When Barack Obama was elected to the White House, it was with the help of those voters so often overlooked by politicians: young adults. More under-30 voters turned out than had in a presidential election since 1992. A full two thirds voted for Obama. And then there was the leadership that young people displayed in the campaign itself, from the foot soldiers going door-to-door on up to Jon Favreau, the president's 28-year-old speechwriter.
There's no doubt that Obama inspired their engagement. For many, he still does. Since the election, volunteers who sacrificed sleep and stability on the campaign trail have pivoted to pushing for the White House agenda. "They've been fired up," Washington-based political fundraiser Scott Dworkin, 28, says of his peers. "I don't know if that political bug will go away anytime soon." Of all the friends he has who volunteered for Obama's campaign, Dworkin estimates that even now, with a recession and increasing frustrations over where the Democrats are headed, 80 to 90 percent remain active, either working in the new administration or volunteering for the Democrats.
Still, it's not all about the charismatic commander in chief, and there are many who cringe at the "Generation Obama" label they've been given. It's true that the millennials, broadly categorized as those born between the late 1970s and early 2000s, are generally progressive. In 22 years of surveying Americans about their political attitudes, the Pew Research Center, for example, has found that generation Y is more left-leaning than its elders on issues like affirmative action, immigration, and the appropriate scope of government—and more left-leaning than previous generations were at the same age. But many millennials are getting fired up for the GOP, too. And then there are all of those who are engaging in fields outside of politics.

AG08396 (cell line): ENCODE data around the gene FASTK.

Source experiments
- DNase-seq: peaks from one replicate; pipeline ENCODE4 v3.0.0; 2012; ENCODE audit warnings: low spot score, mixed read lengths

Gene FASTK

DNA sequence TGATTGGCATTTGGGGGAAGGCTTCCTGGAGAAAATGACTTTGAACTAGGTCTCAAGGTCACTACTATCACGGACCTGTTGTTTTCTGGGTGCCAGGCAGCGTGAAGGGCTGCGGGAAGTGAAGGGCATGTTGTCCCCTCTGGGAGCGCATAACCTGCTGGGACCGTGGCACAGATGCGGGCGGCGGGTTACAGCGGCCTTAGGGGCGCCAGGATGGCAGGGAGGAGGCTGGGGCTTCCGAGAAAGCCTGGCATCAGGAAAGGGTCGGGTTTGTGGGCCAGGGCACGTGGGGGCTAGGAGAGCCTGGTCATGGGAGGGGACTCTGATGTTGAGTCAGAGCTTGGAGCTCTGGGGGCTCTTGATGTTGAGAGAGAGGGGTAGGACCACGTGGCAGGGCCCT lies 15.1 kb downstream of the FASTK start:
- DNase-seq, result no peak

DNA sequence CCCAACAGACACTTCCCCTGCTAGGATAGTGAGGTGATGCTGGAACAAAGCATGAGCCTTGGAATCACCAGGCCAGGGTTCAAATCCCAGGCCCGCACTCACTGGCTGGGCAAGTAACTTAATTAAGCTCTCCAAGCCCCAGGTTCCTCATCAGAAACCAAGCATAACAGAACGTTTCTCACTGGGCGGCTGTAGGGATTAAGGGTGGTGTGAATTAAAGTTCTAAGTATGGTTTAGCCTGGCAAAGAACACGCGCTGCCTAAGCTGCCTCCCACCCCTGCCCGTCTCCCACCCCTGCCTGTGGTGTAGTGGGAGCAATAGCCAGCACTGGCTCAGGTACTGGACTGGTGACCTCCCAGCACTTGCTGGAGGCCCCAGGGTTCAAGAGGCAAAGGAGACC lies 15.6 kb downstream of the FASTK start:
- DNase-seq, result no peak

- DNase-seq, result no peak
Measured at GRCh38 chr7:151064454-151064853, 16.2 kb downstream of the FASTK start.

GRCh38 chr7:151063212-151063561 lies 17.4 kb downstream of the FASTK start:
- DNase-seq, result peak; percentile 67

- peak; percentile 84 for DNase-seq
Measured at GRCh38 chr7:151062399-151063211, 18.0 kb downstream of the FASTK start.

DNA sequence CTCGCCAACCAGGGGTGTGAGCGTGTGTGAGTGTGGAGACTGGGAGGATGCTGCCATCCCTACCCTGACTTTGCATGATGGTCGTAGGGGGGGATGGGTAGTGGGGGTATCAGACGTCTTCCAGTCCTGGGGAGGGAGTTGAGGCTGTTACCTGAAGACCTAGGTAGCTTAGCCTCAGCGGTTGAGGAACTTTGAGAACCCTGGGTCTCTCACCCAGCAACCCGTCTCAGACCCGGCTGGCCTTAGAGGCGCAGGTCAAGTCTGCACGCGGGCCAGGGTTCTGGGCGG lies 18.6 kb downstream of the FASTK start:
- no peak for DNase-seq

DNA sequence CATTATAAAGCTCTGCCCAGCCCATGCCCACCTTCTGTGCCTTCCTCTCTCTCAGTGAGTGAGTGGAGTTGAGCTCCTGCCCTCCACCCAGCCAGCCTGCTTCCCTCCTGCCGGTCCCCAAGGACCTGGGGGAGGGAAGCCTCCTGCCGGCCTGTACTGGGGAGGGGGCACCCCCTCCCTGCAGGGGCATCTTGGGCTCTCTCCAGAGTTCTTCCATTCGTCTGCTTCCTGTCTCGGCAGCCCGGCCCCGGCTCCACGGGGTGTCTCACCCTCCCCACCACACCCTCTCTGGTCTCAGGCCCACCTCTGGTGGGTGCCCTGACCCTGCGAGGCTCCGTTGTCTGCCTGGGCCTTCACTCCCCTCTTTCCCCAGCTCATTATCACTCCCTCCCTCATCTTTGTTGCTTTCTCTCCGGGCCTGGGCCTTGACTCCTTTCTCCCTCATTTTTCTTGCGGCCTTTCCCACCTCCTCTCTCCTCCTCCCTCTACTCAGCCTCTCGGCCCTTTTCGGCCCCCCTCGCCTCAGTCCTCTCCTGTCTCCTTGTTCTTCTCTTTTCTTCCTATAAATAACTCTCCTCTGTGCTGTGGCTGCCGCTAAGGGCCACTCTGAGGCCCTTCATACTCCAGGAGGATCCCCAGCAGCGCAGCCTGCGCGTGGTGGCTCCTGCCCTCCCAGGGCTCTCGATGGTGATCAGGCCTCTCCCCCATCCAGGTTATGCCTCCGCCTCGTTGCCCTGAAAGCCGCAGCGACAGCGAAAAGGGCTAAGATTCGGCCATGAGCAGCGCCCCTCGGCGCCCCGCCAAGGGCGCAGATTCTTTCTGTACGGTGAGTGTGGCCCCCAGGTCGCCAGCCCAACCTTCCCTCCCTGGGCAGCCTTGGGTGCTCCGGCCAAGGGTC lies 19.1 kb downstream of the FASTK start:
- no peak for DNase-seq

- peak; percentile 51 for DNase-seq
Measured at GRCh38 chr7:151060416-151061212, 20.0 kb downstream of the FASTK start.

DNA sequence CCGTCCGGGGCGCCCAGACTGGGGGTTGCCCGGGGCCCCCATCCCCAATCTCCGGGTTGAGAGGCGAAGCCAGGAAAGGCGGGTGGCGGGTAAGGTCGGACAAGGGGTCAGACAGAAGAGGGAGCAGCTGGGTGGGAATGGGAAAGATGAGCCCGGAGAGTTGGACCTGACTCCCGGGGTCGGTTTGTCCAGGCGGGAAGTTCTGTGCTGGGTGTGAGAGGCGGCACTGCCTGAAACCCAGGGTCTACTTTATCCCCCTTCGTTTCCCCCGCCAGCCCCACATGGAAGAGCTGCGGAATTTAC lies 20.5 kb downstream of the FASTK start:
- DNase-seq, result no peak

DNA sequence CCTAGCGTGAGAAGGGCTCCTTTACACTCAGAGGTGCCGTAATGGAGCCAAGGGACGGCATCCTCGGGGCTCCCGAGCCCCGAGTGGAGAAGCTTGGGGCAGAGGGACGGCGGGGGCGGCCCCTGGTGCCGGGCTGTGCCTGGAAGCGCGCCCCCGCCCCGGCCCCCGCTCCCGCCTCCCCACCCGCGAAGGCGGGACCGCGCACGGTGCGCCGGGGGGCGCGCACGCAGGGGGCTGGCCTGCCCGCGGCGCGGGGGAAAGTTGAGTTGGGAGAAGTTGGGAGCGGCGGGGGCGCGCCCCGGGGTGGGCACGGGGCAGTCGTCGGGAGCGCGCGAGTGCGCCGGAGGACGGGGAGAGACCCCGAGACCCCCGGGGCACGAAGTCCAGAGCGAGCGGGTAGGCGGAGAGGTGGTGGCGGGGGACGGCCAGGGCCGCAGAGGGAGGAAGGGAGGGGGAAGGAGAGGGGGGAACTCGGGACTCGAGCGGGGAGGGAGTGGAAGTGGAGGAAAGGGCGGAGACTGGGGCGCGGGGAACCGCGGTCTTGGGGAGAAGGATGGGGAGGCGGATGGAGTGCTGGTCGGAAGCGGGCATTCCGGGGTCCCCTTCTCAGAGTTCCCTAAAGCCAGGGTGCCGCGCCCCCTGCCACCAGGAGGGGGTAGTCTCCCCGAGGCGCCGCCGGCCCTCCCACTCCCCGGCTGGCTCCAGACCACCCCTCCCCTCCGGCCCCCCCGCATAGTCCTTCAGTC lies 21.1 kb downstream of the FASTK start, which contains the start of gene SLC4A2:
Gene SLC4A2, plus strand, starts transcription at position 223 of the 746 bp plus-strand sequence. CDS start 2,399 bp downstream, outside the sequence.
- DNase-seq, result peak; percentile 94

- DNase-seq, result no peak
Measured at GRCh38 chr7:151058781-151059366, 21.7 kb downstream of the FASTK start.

Commitment to service. What they share regardless of political leaning, experts say, is a hands-on attitude. "These young adults don't tend to want to write the check. They want to be involved," says Colleen Carroll Campbell, author of The New Faithful: Why Young Adults Are Embracing Christ ian Orthodoxy. "They like that feeling of giving back in person."
Experts point to another clear quality shared by many millennials: an altruistic impulse. "They really do want to make the world a better place," says Ron Alsop, author of The Trophy Kids Grow Up, a book about millennials. In one study, the percentage of college freshmen who have volunteered in the past year has climbed steadily in recent years, from 66 percent in 1989 to 95 percent in 2008. Much of that is because millennials are the first for whom community service has been a key to college admissions or even a requirement for high school graduation. For many, that commitment to service has stuck.
Take Sean Hammer. The 23-year-old South Brunswick, N.J., native admits that when he started volunteering in high school, "it was part of the push to get colleges interested in me." Yet it became much more.
Hammer began Princeton University with plans to head to medical school. At Princeton, he started tutoring local students, including a 10th-grade student who couldn't read a single sentence. Now a teacher at a socioeconomically diverse high school on the edge of Trenton, N.J., Hammer says that "med school is kind of on hold." He adds, "A lot of people, when I've told them I'm thinking about how I might become a teacher, I might become a doctor, they're like, 'You're all over the place.' But I see them as being very similar professions. It's all about working closely with other people and trying to make a positive impact."